no January Thaw

By

Matt

The days around mid-January have long been associated with the proverbial “January Thaw”, when winter briefly loosens its icy grip.

Annual averages really do show a slight temperature increase, and subsequent dip, during the final week of January.

This year winter has not let up. In fact temperatures were anything but warm. The weather got below freezing at times causing building closings etc.

According to farmersalmanac.com, “During the January Thaw, which usually lasts for about a week, temperatures rise an average of 10° F higher than the previous week, then drop back down in time for February’s arrival. Though it’s called a “thaw,” the January Thaw doesn’t necessarily melt away snow and ice during its stay. In areas where winter weather is exceptionally cold, temperatures during the thaw may not even rise above freezing.” Which happened to us. Temperate regions may experience a “false spring.”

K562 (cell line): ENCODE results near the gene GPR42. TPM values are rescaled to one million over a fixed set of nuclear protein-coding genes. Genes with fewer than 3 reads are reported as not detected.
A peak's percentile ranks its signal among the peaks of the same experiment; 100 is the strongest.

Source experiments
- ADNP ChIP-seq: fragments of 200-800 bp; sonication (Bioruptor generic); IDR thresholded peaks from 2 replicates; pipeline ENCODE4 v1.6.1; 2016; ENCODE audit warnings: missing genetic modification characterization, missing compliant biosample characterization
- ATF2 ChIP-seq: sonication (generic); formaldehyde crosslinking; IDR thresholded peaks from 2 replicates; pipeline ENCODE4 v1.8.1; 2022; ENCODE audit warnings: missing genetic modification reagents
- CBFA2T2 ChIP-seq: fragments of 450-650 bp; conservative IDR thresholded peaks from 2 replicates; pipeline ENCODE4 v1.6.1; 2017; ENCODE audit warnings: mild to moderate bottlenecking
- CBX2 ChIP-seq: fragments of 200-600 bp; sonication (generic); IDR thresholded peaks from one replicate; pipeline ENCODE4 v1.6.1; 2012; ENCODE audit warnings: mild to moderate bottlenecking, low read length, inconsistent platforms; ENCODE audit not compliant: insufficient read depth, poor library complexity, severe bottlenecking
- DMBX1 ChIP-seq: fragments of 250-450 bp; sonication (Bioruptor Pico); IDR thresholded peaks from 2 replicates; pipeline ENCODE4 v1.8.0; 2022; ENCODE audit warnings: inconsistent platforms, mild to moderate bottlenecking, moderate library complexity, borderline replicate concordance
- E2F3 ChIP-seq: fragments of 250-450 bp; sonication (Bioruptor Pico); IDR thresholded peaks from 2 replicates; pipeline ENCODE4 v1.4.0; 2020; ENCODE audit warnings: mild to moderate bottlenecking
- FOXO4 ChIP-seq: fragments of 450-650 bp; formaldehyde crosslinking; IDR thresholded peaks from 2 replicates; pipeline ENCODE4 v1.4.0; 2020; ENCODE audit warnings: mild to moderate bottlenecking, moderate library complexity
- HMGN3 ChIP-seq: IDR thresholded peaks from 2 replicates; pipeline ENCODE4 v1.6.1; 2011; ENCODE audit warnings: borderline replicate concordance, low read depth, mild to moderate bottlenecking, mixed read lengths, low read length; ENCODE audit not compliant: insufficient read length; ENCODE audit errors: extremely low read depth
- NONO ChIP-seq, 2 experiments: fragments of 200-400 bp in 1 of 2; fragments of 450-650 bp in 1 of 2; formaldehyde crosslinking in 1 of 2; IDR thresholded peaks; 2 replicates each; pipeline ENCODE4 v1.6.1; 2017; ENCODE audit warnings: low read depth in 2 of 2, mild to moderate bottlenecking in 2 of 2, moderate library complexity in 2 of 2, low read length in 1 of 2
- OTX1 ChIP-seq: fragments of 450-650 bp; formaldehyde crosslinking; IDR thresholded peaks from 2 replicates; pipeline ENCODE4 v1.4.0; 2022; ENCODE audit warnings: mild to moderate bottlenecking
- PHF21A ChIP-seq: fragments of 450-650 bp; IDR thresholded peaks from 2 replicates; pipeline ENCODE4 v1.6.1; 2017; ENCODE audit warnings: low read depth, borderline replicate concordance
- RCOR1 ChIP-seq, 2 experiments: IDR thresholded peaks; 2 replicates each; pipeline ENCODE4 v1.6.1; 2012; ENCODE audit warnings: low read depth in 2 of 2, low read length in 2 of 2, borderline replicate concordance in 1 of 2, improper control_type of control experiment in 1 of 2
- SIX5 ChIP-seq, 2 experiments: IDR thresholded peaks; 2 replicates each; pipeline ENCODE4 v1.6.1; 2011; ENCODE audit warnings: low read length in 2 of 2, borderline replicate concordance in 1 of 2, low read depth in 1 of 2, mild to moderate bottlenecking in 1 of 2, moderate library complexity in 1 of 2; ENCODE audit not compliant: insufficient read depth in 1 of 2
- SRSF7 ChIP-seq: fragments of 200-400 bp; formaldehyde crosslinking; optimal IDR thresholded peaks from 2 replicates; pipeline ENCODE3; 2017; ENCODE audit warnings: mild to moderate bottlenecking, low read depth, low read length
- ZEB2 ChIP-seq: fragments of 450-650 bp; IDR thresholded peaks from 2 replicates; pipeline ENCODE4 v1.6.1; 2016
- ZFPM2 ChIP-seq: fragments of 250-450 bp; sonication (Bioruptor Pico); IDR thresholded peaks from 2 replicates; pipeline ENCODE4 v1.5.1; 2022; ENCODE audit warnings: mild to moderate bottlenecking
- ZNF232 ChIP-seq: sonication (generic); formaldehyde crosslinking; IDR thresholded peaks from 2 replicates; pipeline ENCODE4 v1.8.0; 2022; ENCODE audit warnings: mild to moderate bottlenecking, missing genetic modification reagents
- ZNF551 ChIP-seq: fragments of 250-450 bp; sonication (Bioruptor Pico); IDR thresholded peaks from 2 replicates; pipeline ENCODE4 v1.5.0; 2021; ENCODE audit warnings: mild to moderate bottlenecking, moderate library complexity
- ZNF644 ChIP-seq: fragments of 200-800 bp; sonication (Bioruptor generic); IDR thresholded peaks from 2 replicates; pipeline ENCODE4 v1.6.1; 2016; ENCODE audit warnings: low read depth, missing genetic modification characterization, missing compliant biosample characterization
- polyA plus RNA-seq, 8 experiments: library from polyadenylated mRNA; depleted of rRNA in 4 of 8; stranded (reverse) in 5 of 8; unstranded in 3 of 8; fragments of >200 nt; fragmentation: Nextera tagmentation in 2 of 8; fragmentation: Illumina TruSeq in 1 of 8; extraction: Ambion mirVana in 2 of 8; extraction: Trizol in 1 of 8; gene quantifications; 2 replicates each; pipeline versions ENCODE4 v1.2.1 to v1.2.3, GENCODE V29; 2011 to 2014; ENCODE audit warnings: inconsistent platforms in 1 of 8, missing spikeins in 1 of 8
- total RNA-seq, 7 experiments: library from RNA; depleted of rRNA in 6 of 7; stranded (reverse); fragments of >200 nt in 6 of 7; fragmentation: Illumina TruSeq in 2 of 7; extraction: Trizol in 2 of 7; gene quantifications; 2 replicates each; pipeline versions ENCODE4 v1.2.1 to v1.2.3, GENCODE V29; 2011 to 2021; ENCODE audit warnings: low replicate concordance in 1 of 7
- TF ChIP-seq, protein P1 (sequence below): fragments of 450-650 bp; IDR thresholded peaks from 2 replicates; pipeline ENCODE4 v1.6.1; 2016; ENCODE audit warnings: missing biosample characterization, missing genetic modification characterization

According to The Weather Channel, “The January Thaw is considered a singularity, which the American Meteorological Society defines as “a characteristic meteorological condition that tends to occur on or near a specific date more frequently than chance would indicate.”

“Many residents in the north-central and northeastern part of the country have noticed that after a period of cold temperatures in early to mid-January, a thaw occurs around the Jan. 20-24 time frame. This “January Thaw” doesn’t necessarily happen every year, but when it does, it is usually around those dates.” according to The Weather Channel.

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